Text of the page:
Millet Gnocchi (Egg & Gluten-Free)

I love millet! It’s a tasty, economical, gluten-free and ecologically-sustainable grain which is a wonderful addition to any kitchen.

Since having recorded a podcast episode dedicated to this wonderful grain, I’ve been wanting to try my hand at making millet gnocchi.

This recipe is based on one from the Italian magazine Naturalmente Gluten-Free, and was passed to me by a podcast patron. We cooked it together, making a few changes along the way.

Most gnocchi contains eggs; this one is egg-free, making it suitable for those who don’t eat them (this is part of the reason I wanted to make it – my son can’t eat eggs). It is also great for those who are gluten-free.

You will need white pearl millet (the standard millet sold in the US, Europe and Australia) plus a flour to help bind the dough. Here I’ve used oat flour (which can be made by pulsing rolled oats in a coffee grinder). The adhesive qualities of the oat grain come in handy for this dough but you need not use oat flour – the original recipe actually suggests using rice flour.

Gnocchi is usually boiled. Here I’ll talk you through how to prepare this way but also offer an alternative oven-baking method.

I love to eat this gnocchi plain, with olive oil; with a herbed tomato sauce; with sage and melted butter or with ricotta.

Millet Gnocchi (Egg and Gluten-Free)

Serves 4

200g millet (almost 1 cup)

600g water (2 1/2 cups)

1/2 tsp salt

c. 50g (1/2 cup) oat flour (or any other flour), sufficient to help bind the millet into a dough

Making the dough

  • Put the millet, water and salt into a large saucepan. Cover with a lid and bring to the boil.
  • Turn the heat down to medium-low and cook until all the water has almost been taken up. The time needed to do this will depend on the thirstiness of your millet and the heat applied. Expect it to take somewhere around 20 to, possibly, 30 minutes.
  • Turn off the heat and leave the millet, covered, for 30 minutes to cool a little and soak up any remaining water.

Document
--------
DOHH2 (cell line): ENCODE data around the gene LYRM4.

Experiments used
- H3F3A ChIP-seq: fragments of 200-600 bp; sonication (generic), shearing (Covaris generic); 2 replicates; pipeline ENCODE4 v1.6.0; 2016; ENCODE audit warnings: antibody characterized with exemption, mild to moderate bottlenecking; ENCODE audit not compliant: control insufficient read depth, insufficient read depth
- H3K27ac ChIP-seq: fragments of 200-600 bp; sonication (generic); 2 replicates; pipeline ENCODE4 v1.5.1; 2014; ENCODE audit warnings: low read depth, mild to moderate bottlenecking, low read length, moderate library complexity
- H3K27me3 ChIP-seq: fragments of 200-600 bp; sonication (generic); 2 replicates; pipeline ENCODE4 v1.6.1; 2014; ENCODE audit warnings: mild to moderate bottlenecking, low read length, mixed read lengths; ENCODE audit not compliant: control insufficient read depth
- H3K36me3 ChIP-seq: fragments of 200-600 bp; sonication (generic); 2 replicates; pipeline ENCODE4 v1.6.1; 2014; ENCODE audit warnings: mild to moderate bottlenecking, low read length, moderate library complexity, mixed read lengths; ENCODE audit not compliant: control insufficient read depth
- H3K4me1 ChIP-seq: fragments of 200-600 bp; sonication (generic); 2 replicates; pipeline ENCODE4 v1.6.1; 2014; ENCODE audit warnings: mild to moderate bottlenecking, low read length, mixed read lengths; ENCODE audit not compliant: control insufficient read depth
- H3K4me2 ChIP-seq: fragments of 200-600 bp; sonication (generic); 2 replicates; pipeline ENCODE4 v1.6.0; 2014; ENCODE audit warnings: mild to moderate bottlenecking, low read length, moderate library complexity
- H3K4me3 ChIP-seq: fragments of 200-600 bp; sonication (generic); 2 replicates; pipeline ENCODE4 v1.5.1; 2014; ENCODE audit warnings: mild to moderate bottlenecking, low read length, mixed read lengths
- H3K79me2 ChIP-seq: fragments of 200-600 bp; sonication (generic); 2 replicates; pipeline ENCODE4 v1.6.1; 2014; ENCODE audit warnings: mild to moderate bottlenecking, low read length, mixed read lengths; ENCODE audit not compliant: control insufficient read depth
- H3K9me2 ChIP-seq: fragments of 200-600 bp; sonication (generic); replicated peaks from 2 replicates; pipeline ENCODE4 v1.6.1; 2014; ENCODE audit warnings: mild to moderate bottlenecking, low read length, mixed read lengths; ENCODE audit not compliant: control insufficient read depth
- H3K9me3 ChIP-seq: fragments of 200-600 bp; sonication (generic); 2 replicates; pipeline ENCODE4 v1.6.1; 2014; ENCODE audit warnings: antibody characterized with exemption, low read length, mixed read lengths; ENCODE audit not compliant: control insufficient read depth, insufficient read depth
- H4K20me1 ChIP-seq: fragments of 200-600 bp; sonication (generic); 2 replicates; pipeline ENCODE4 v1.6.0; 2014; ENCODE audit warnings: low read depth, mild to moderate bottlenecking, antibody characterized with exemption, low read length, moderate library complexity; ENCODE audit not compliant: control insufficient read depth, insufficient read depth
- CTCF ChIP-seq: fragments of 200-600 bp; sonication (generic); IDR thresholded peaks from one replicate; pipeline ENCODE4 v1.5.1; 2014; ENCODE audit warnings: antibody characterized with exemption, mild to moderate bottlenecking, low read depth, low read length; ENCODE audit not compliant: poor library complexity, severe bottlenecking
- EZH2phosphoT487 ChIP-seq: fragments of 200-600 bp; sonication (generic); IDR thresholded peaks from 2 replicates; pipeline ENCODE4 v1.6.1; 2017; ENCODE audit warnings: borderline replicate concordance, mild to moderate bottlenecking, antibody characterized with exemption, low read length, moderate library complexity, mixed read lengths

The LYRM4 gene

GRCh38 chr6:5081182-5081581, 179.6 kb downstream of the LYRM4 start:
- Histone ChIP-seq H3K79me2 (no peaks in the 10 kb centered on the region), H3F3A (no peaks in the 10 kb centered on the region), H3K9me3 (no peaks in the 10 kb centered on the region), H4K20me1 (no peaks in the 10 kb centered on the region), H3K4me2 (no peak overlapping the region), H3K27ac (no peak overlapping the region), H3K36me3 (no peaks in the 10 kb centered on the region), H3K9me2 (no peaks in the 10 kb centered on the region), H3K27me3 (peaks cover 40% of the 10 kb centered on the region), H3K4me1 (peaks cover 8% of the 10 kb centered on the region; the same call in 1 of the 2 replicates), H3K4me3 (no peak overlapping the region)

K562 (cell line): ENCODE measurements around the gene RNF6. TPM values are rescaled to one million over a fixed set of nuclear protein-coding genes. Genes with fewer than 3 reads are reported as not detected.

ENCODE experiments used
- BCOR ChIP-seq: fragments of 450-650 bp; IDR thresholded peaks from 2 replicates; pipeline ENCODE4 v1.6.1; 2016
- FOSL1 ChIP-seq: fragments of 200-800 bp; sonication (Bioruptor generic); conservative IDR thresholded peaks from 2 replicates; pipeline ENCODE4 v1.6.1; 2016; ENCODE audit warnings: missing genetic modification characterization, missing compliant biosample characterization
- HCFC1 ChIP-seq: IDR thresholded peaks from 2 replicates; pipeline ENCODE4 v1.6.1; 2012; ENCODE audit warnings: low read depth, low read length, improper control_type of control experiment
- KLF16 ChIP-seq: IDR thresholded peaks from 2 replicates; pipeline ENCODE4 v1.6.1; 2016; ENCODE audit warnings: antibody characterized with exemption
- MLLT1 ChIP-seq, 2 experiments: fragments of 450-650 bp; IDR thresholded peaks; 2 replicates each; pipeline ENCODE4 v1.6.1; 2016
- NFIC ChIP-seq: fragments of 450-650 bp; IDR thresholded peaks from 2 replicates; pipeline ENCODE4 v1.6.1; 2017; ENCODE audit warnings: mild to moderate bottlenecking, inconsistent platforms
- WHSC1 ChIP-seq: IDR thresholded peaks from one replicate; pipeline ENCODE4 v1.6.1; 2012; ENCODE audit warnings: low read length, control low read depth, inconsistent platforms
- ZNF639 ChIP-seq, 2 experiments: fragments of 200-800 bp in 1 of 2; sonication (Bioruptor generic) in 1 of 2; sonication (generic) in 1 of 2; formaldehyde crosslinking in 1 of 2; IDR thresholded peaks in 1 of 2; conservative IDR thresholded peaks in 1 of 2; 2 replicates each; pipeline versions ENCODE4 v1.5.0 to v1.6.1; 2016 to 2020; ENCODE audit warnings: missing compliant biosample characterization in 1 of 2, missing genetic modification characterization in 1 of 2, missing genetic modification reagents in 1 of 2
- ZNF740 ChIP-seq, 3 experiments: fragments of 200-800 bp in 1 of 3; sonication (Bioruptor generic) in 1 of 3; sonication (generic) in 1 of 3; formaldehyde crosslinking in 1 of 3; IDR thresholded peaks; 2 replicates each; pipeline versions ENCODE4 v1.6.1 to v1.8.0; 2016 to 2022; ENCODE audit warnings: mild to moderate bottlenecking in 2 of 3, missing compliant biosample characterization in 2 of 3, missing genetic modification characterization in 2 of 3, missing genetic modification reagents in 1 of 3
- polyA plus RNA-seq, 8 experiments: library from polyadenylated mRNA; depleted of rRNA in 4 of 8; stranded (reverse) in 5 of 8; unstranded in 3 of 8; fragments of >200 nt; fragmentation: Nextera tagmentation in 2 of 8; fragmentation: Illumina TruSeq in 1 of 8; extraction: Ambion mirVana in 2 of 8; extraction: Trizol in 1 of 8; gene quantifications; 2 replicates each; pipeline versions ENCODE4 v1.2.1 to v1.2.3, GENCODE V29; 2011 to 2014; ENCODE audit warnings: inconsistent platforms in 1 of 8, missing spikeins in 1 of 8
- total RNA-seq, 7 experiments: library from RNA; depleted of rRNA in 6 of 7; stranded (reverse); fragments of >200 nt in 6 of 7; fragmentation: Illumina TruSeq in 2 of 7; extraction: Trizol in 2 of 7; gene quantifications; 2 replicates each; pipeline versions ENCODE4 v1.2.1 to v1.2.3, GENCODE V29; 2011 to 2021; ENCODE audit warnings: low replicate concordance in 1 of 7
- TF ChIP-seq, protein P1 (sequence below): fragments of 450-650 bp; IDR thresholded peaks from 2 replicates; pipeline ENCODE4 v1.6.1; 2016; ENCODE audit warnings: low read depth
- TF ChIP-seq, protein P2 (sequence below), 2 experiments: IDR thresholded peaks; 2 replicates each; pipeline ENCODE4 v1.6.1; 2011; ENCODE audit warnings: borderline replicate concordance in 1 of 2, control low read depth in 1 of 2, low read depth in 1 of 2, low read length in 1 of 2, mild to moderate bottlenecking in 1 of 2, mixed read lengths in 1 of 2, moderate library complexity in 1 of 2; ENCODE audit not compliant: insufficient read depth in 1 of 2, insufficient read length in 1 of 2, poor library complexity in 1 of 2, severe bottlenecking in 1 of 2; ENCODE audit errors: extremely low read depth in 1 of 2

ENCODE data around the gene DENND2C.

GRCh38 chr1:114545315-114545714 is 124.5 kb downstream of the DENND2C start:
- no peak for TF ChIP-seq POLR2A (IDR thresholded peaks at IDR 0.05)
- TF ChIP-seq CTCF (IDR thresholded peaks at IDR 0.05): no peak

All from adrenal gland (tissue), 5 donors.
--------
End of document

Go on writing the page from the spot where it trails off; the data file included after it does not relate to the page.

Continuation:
• Leaving the cooked millet in the saucepan, add sufficient oat flour (or other flour) and stir well, combining to make a dough that is soft and holds together but is not too sticky.

Preparing the gnocchi

  • Prepare your work-space by flouring it well.
  • Take roughly 1/4 of the millet dough and transfer it to your floured surface.
  • Working swiftly (it’s easier to shape the dough whilst it’s still warm) with your hands, roll the dough into a thick sausage shape and then, using the palms of your hands, continue to roll this out into a long thin sausage with a 1-1.5cm diameter. It doesn’t matter if the dough breaks as you will be cutting it into small sections.
  • Cut this into 2cm-long pieces.
  • Repeat this process three more times to use up all the millet dough.

Cooking the gnocchi

Gnocchi is traditionally boiled. You can boil these millet gnocchi or, if you prefer, you can put them in the oven. Having done it both ways, I now find ovening them simpler and less time-consuming.

To boil the gnocchi:

When boiled, the gnocchi must be cooked just a few at a time. This is really important. (In impatience, I have sometimes put too many in the pan in one go only to have them disintegrate). If you want to serve them or hot, you will need to have a way to keep the early-cooked ones warm. An easy way to do this is to prepare your sauce alongside the boiling and then transfer the cooked gnocchi into the pan with this sauce to keep warm whilst you continue to cook the remaining pieces.

  • Bring a large saucepan of salted water to the boil.
  • Drop the gnocchi in a few at a time.
  • After a minute or so they will rise to the top. Cook them for a further minute and then fish them out with a slotted spoon, transferring them to your serving dish or to the pan that holds your sauce.
  • Continue to do this until the gnocchi are cooked.

To oven the gnocchi:

  • Preheat your oven to 180°C (355°F).
  • Lay the gnocchi, separated, on a baking tray and cook for around 20 minutes.

If you make too many, these gnocchi can be reheated in a warm oven or by gently frying. You can also freeze the un-cooked dough and complete the final cooking stage later.

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